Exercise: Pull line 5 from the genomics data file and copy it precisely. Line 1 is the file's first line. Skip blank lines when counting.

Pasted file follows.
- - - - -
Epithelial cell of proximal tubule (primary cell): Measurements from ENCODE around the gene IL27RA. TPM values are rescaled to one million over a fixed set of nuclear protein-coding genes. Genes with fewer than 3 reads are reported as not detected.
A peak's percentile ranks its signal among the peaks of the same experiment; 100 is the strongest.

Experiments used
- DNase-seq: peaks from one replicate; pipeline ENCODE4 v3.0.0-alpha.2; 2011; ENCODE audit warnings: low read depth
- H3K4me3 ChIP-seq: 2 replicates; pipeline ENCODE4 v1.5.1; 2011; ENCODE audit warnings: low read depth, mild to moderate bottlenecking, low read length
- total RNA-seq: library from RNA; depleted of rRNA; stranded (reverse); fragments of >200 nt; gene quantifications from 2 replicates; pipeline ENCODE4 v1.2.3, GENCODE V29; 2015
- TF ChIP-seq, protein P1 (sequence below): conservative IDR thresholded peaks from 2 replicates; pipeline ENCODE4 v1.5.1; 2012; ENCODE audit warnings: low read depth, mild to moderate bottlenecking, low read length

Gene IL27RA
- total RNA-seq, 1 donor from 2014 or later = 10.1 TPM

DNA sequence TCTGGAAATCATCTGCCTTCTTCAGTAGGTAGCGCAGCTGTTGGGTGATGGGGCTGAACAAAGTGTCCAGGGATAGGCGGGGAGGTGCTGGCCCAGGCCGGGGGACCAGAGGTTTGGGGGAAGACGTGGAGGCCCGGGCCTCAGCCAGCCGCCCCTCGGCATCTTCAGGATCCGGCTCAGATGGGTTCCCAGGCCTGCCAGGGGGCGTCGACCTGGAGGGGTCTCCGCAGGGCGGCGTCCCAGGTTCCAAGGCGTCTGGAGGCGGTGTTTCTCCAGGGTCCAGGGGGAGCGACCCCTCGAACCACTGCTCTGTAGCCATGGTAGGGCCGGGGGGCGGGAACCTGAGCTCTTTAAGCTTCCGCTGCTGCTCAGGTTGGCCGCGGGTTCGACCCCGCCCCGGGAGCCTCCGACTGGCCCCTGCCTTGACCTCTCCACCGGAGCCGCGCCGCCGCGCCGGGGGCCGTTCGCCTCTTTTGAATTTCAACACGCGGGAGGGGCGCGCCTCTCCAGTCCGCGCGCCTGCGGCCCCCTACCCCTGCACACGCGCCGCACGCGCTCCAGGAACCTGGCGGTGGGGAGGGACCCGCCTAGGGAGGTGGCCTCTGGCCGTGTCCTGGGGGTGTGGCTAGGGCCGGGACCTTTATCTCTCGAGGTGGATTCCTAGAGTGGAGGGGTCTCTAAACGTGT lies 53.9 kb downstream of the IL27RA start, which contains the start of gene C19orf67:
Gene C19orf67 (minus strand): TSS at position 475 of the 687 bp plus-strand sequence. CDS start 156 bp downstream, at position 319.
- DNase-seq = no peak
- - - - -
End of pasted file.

- H3K4me3 ChIP-seq: 2 replicates; pipeline ENCODE4 v1.5.1; 2011; ENCODE audit warnings: low read depth, mild to moderate bottlenecking, low read length